Princeton Math Major Bradley Snider Schooling Others at Poker

Though it is early in his poker-playing career, Princeton senior Bradley Snider is building an impressive resume in the game. The 21-year-old math major has utilized what he’s learned in the classroom and is taking it straight to the card room.

Bradley Snider Princeton

Bradley Snider (seen here in August with his family) is just 21, but the Princeton senior majoring in math has already had five finishes in the top 10. (Image: Seminole Hard Rock)

In just two years, the Florida resident has had five top-10 finishes, including taking the top prize in a tournament in his home state. His biggest cash was his first, at last August’s Seminole Hard Rock Poker Open, winning the $2,650 Freeze-Out event, and collecting $246,400.

Since that competition, Snider has had two seconds, a third, and an eighth-place finish. His career earnings to date are $277,539.

Family Affair

The Ivy Leaguer was introduced to cards by his family and used to watch his dad play. His younger brother is also entering tournaments in the Sunshine State, where the legal age for poker is 18.

When the older brother left for the New Jersey university, he began to take the pastime a lot more seriously. Reading books and studying probability and risk fit in perfectly with his curriculum.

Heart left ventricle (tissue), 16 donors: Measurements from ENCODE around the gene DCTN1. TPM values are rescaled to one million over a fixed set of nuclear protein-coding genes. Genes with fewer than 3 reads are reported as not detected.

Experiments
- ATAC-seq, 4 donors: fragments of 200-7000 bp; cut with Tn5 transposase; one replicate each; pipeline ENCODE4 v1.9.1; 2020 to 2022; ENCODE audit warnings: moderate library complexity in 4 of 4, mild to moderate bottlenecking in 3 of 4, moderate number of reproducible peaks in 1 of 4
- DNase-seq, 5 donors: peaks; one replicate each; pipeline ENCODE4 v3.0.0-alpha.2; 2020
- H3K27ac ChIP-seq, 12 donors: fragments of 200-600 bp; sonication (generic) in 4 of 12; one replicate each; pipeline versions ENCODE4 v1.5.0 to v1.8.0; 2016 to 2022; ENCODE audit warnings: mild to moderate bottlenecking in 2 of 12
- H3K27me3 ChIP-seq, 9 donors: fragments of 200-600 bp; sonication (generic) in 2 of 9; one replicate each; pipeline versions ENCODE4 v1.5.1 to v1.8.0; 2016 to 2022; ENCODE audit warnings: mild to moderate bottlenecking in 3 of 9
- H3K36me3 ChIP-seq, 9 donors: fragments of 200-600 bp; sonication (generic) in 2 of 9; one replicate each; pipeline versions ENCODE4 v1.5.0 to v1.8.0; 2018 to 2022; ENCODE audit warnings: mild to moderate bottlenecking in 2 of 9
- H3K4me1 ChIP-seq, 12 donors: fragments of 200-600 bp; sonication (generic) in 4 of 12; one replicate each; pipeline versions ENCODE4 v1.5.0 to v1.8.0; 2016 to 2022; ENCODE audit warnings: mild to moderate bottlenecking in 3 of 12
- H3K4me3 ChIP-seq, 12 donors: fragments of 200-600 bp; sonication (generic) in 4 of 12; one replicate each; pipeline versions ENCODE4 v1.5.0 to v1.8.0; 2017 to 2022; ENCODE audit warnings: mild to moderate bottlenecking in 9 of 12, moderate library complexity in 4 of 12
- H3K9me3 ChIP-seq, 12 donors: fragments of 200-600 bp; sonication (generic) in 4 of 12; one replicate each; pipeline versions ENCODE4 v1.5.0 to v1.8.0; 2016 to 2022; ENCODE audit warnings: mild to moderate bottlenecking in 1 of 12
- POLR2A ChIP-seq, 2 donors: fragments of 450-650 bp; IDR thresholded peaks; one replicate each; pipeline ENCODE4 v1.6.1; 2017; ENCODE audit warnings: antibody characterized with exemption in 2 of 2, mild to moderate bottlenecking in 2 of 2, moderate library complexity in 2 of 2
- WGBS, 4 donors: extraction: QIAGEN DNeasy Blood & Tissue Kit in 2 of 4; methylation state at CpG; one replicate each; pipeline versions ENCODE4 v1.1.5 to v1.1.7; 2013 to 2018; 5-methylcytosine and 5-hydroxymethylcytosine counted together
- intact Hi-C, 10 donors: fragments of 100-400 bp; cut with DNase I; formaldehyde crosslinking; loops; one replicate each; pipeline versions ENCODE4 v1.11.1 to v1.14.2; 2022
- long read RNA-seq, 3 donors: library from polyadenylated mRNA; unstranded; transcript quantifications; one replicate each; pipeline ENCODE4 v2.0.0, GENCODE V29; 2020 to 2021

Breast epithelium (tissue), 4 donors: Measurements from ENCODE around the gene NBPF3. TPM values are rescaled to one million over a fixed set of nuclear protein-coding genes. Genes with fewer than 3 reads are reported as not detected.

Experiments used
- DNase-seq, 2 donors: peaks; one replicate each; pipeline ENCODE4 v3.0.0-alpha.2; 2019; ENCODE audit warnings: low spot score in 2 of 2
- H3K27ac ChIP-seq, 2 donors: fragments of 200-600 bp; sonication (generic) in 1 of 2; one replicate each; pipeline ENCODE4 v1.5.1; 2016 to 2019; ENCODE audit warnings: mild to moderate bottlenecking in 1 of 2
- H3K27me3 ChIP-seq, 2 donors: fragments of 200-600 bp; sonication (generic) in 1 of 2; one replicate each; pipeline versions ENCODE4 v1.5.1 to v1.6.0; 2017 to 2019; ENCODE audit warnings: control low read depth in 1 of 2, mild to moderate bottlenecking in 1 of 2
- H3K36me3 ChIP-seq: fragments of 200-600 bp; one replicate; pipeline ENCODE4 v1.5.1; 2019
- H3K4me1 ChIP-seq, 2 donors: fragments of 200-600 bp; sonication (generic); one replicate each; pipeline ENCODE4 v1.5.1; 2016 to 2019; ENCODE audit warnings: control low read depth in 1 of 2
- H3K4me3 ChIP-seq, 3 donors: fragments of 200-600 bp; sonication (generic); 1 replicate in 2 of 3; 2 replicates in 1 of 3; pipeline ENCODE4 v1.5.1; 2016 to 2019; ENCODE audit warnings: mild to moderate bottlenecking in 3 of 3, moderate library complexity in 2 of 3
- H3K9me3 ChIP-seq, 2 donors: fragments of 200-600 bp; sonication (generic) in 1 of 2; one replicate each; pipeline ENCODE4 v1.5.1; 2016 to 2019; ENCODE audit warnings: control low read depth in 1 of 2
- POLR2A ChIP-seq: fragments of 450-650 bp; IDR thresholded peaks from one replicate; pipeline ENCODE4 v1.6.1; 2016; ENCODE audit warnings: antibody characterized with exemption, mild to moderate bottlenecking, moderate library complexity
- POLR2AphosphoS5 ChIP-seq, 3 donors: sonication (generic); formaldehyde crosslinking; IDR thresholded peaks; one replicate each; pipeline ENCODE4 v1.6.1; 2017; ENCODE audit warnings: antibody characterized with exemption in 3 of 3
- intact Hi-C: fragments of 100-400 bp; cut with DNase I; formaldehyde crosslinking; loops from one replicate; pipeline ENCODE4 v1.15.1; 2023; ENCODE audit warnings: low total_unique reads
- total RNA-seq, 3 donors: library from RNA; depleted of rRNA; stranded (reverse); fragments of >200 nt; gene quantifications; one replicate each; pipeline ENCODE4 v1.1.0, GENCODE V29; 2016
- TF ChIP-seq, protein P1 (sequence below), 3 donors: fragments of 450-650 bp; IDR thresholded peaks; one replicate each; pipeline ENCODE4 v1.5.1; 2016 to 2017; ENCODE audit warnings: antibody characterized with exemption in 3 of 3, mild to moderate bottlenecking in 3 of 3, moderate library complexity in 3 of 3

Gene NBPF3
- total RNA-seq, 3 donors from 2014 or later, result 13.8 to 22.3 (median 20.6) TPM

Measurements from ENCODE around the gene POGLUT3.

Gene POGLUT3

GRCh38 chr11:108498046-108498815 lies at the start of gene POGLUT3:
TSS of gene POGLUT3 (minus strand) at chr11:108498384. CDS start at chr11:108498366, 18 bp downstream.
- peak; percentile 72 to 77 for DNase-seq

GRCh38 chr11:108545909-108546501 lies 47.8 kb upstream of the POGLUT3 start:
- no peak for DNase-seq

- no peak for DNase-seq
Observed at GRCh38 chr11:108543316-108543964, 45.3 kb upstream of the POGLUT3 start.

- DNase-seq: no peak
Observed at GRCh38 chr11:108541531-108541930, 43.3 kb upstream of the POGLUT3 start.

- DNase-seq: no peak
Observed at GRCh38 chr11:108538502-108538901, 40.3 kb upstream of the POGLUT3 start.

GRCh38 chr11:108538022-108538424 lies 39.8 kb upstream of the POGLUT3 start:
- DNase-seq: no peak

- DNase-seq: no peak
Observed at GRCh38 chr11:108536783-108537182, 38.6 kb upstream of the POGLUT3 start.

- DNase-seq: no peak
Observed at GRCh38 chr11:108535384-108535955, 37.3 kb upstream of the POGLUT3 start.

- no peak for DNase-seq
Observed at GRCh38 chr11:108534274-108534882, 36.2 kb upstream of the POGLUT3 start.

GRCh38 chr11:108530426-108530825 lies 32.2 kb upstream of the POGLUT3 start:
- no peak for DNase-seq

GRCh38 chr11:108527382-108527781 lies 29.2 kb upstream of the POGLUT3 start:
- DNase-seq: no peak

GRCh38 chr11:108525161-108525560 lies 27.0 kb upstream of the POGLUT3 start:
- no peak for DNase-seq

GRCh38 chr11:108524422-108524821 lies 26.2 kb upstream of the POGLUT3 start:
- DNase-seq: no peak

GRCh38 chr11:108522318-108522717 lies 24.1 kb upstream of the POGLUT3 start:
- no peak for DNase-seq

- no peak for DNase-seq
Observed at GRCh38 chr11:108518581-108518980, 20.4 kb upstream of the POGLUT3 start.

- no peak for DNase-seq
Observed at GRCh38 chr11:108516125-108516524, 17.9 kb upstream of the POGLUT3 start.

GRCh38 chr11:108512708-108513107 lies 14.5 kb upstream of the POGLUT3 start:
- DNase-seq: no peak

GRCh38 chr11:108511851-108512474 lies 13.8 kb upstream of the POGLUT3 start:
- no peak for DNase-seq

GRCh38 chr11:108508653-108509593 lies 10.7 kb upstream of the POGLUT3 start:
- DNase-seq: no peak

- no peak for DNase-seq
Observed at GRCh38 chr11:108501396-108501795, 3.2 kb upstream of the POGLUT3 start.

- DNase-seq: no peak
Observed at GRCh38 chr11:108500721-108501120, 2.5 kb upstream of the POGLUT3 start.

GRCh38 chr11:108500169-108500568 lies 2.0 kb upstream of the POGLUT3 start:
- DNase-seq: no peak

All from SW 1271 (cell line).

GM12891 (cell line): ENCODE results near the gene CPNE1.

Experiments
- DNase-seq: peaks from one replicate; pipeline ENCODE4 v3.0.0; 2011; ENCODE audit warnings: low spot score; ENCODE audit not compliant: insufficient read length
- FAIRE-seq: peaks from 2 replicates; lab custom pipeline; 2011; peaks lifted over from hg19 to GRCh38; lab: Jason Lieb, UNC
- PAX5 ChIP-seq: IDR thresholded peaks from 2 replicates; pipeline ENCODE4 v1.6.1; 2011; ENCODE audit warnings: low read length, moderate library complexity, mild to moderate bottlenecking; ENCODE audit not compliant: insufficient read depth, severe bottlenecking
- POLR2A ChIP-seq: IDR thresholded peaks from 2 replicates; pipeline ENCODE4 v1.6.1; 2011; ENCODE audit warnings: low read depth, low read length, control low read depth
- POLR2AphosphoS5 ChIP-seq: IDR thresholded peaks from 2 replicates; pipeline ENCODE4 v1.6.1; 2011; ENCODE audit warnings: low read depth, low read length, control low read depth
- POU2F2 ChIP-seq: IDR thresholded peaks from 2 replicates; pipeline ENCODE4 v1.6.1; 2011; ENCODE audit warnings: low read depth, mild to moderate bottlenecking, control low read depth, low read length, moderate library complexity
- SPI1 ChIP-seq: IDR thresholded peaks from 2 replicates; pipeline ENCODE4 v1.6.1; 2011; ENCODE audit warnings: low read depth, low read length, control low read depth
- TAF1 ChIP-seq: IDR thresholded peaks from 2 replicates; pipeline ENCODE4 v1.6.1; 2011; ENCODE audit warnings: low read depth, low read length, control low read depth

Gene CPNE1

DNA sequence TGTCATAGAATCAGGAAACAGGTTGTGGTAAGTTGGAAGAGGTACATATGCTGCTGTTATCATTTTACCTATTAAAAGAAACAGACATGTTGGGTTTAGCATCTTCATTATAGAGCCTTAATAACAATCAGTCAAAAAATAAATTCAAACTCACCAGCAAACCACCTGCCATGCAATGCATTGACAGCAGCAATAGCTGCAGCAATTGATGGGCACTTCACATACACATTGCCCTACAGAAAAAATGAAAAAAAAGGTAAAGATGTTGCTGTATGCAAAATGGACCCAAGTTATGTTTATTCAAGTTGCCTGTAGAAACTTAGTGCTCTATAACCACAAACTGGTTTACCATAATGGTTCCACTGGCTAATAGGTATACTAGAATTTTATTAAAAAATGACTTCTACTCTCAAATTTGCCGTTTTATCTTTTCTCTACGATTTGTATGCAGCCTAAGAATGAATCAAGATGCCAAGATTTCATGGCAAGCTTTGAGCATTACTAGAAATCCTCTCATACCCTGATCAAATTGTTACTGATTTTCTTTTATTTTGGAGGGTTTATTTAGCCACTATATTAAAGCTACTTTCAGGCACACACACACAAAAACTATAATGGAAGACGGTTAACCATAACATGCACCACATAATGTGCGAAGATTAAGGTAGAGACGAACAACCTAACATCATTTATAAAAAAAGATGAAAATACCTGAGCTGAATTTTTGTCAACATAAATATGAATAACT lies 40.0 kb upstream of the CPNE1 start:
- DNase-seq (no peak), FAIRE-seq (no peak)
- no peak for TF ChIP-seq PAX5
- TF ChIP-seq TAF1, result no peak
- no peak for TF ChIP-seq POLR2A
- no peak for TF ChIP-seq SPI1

“Me and my brother started watching poker on Twitch,” Snider said. “That’s what really got us into it. I wanted to play more and learn the game and study.”

Another advantage came when he joined the Princeton Poker Club, where like-minded scholars can compete against one another and learn strategy.

“It was a game about making good decisions over time, and that if I could remember the strategy, I’d have a chance to make money,” the senior said in an interview with

Turning Pro Not in the Cards

Yet unlike a lot of prodigies, he isn’t interested in pursuing it as a career. After he won his first event and nearly a quarter of a million dollars, he wasn’t tempted to leave school like other students have done and become a full-time grinder.

“I think poker will continue to just be a serious hobby for me,” he told “I really enjoy playing casually and thinking about the game. And this will let me play a lot more poker in the future.”

Snider reiterated his career plans earlier this month, when he told that he has a job waiting for him when he graduates.

“When I’m playing poker it’s with money I can afford to play with, so I don’t feel bad about losing lots of games in a row, which might seem crazy to some people because it’s real money,” he said. “Poker is a hard way to make an easy living. Even though I won a tournament, I did get very lucky. I can’t expect to win like that in the course of the year.”

Though he wouldn’t mind winning this summer, when he plans on playing in the World Series of Poker in Las Vegas.

Written by
John Reger

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